Unlike more low-key appearances earlier this year, Obama's foray into two states Thursday won't be a one-and-done. The former president is planning more public appearances as the year closes, and preparation for the all-important 2018 midterm elections begins.
"Obama seems to be determined to be an engaged and active former president who's playing a role in different issues and is involved in politics," Rutgers University professor David Greenberg said. Obama is hoping to sway voters in New Jersey and Virginia, the only two gubernatorial races this year. Both Virginia Gov. Terry McAuliffe, a Democrat, and New Jersey Gov. Chris Christie, a Republican, are term-limited out of office. Those races will be considered a bellwether of Democrats' strength in the face of President Donald Trump's victory last year and first year in the White House.
Obama will first drop in on campaign workers in Newark, New Jersey, for a private "canvass kickoff" for Democratic candidate Phil Murphy, who is running against Republican Kim Guadagno. The former president will then head to Richmond in an effort to help boost Democrat Ralph Northam in his campaign against Republican Ed Gillespie.
At the end of the month, Obama goes to Chicago to head up his first Obama Foundation leadership summit on Oct. 31 and Nov. 1, bringing in speakers like England's Prince Harry, former Italian Prime Minister Matteo Renzi and artists like Gloria Estefan, Chance the Rapper, and indie rock band The National.
Obama's popularity is still undeniable. In an August NBC News/Wall Street Journal poll, 51 percent of Americans said they have a favorable opinion of Obama, while 35 percent had a negative opinion. In the same poll, 36 percent said they had a positive opinion of Trump and 52 percent had a negative opinion.
In Richmond, thousands of people lined up Tuesday afternoon to get tickets to Obama's rally. Retired Richmond social worker Nancy Jackson, 67, said she missed Obama "tremendously" and wished he could serve a third, fourth and fifth term. She said black voters like herself have been despondent since Trump took office. "I think Obama will bring some light to the end of the tunnel," she said.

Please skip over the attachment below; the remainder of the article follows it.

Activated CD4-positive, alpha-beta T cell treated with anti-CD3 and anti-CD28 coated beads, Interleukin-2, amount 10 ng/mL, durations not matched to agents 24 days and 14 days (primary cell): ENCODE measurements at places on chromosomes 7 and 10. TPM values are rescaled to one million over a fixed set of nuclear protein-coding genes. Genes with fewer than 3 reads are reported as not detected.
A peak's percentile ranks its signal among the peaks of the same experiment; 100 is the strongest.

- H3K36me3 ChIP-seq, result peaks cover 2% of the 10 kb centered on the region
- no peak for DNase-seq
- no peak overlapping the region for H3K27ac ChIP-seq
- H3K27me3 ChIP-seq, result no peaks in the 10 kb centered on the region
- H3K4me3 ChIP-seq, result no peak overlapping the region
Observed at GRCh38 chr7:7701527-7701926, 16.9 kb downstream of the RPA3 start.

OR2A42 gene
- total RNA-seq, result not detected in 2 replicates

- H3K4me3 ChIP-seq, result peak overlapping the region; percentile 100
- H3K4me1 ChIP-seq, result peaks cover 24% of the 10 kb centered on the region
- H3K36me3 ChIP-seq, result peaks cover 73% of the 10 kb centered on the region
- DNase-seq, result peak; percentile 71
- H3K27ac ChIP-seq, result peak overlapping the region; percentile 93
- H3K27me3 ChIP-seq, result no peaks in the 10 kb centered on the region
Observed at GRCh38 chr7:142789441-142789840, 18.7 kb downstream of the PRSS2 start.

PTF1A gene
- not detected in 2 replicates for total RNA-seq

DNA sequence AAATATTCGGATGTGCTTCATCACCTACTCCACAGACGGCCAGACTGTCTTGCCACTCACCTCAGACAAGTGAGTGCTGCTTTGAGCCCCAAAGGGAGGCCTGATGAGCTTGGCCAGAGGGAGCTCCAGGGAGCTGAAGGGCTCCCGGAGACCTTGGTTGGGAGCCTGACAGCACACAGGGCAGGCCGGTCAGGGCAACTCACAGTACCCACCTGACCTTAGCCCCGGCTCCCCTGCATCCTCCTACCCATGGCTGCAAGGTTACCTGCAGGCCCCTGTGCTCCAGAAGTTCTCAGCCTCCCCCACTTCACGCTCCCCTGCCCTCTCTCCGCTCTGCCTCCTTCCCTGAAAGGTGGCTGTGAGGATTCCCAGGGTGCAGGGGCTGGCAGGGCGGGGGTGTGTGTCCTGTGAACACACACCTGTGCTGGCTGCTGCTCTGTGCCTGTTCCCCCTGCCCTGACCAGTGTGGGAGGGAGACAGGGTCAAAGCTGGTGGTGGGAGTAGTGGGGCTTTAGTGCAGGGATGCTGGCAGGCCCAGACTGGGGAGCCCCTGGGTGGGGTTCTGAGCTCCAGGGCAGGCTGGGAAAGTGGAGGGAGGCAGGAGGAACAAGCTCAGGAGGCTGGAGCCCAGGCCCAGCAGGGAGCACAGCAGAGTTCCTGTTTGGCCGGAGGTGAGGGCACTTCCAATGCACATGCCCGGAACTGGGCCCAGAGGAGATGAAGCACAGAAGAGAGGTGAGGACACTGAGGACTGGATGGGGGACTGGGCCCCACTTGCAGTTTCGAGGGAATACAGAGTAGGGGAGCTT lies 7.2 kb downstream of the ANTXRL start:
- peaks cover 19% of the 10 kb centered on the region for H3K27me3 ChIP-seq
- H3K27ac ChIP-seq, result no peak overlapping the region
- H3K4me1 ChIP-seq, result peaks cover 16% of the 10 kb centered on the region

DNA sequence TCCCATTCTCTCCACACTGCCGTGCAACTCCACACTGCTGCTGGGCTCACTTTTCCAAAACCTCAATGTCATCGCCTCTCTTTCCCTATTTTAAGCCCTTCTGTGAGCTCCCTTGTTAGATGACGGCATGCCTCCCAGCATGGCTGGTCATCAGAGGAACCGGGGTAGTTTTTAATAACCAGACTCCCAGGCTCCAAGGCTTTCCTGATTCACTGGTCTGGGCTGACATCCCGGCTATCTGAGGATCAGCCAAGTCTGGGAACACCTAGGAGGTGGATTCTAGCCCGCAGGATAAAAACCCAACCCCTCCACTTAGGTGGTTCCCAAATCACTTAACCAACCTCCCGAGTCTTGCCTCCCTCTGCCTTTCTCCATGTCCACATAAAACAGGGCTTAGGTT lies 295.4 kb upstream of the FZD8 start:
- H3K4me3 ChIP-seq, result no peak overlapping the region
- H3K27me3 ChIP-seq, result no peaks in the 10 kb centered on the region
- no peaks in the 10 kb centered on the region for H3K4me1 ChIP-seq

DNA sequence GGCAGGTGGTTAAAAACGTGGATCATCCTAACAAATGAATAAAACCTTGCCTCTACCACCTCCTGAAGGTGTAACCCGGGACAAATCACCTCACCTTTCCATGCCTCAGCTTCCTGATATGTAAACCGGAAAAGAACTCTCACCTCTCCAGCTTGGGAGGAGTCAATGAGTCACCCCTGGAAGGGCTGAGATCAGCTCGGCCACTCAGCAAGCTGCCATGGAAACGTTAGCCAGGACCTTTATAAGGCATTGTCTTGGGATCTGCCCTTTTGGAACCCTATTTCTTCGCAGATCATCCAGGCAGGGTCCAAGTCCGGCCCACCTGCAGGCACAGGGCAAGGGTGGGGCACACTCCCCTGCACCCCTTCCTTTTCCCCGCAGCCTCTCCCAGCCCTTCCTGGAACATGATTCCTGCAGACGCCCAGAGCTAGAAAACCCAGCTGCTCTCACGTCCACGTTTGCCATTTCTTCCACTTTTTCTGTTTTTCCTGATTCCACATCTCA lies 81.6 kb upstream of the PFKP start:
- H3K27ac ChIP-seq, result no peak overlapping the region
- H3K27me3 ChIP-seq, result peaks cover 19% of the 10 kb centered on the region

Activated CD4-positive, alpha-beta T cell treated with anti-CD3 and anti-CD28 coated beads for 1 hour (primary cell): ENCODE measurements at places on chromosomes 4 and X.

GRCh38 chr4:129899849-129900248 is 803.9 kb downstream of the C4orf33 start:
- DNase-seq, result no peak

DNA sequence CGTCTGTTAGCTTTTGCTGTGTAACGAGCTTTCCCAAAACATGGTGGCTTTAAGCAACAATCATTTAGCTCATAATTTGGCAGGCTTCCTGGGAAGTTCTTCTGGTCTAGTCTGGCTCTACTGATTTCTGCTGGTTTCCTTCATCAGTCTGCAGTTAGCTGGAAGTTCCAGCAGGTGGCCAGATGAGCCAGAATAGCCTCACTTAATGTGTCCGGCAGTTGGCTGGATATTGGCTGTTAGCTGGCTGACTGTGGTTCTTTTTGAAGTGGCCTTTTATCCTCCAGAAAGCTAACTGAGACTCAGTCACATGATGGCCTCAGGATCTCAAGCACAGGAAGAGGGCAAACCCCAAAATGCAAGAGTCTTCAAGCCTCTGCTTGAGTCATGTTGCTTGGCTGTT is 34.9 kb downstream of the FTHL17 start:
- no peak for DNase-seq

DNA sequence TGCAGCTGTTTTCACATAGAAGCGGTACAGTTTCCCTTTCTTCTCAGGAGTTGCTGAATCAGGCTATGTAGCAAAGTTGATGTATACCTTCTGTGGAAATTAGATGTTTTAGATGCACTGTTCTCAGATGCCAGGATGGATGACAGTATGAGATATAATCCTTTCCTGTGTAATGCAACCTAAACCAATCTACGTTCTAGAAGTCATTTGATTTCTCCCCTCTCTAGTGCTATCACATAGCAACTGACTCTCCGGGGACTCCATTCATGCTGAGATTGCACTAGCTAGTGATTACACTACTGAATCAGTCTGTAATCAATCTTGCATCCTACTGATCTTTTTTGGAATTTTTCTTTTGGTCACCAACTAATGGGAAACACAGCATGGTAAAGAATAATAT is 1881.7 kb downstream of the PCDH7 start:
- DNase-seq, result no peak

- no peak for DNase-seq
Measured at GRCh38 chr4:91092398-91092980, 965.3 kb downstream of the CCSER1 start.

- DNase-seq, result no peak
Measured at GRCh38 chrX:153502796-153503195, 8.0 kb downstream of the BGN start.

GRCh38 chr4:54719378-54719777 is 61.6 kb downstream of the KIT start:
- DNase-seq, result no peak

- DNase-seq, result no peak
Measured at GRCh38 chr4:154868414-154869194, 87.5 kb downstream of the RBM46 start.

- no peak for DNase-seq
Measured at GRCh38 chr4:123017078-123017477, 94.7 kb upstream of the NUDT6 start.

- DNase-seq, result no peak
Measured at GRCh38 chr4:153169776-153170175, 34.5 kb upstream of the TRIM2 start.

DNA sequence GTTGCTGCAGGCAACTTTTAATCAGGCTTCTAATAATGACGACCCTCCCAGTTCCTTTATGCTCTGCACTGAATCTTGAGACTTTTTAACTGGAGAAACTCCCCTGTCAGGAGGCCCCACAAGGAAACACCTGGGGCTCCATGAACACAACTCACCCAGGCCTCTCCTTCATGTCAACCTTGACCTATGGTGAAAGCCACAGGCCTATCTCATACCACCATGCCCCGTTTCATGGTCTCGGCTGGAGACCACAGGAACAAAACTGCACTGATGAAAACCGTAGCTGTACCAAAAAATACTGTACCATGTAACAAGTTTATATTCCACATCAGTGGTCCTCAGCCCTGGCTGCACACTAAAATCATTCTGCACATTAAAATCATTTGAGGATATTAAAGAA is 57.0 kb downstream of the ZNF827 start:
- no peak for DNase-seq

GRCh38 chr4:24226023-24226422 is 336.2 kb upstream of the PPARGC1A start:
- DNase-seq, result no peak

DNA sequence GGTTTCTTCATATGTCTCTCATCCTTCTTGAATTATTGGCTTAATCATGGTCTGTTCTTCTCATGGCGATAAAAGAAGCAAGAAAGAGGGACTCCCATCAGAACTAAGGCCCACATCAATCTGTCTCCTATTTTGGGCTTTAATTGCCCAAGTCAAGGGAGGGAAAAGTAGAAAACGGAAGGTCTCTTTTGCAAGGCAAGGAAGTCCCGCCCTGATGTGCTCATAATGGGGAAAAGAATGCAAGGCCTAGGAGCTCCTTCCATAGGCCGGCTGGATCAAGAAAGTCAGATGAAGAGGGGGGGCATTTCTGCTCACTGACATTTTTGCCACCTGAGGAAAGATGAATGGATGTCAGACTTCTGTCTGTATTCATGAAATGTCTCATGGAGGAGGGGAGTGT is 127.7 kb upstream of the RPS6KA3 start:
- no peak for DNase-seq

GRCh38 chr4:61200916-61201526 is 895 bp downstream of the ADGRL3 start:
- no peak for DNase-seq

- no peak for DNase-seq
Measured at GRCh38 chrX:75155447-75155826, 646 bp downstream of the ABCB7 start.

Next to her was William Merriman, 63, an electrician from Richmond, who said Trump stirred racial division with his comments after the deadly white nationalist rally in Charlottesville this summer. He said Obama's appearance will give Northam a major boost with Virginia's black voters. "Obama will be a breath of fresh air with the direction this country's going right now," Merriman said.
Obama never completely disappeared from public life, in part because of Trump's constant criticism and efforts to undo much of Obama's legacy after eight years in office. He has publicly defended his policies that Trump and the GOP-led Congress have set out to dismantle: the Affordable Care Act — or Obamacare — and the Deferred Action for Childhood Arrivals program, which allowed immigrants brought into the country illegally as children to be temporarily shielded from deportation.
Trump is phasing out the DACA program, giving Congress six months to act before recipients' work permits begin to expire, and last week stopped federal payments to health insurers that keep costs down for low-income consumers on Obamacare.
Obama was forced to return "pretty quickly," presidential historian Julian Zelizer of Princeton University said. "The current president has changed all the conventional assumptions about what to do," Zelizer said. "There is a sense of urgency that makes this moment different than others and former President Obama has continued to be directly in Trump's line of fire — both his policies and his legacy."
Surrogates also have been quick to defend Obama from Trump criticisms, including recent remarks that Obama did not call families of U.S. military members killed in action. The former president has attended two fundraisers for Democratic causes since leaving office, one for the Democratic National Committee in Washington, and one for the National Democratic Redistricting Committee chaired by his former U.S. attorney general Eric Holder. Obama has also quietly, and with little notice, dropped in on schools in the Washington, D.C. area, where he and former first lady Michelle Obama now live, and has made surprise appearances in Chicago around his foundation work.
Jesse J. Holland covers race and ethnicity for The Associated Press. Contact him at email@example.com, on Twitter at http://www.twitter.com/jessejholland or on Facebook at http://www.facebook.com/jessejholland. You can read his stories at AP at http://bit.ly/storiesbyjessejholland and other stories by AP's Race & Ethnicity team at https://apnews.com/tag/Raceandethnicity.
Associated Press journalists Alan Suderman in Richmond, Virginia, and Emily Swanson in Washington, D.C., contributed to this report.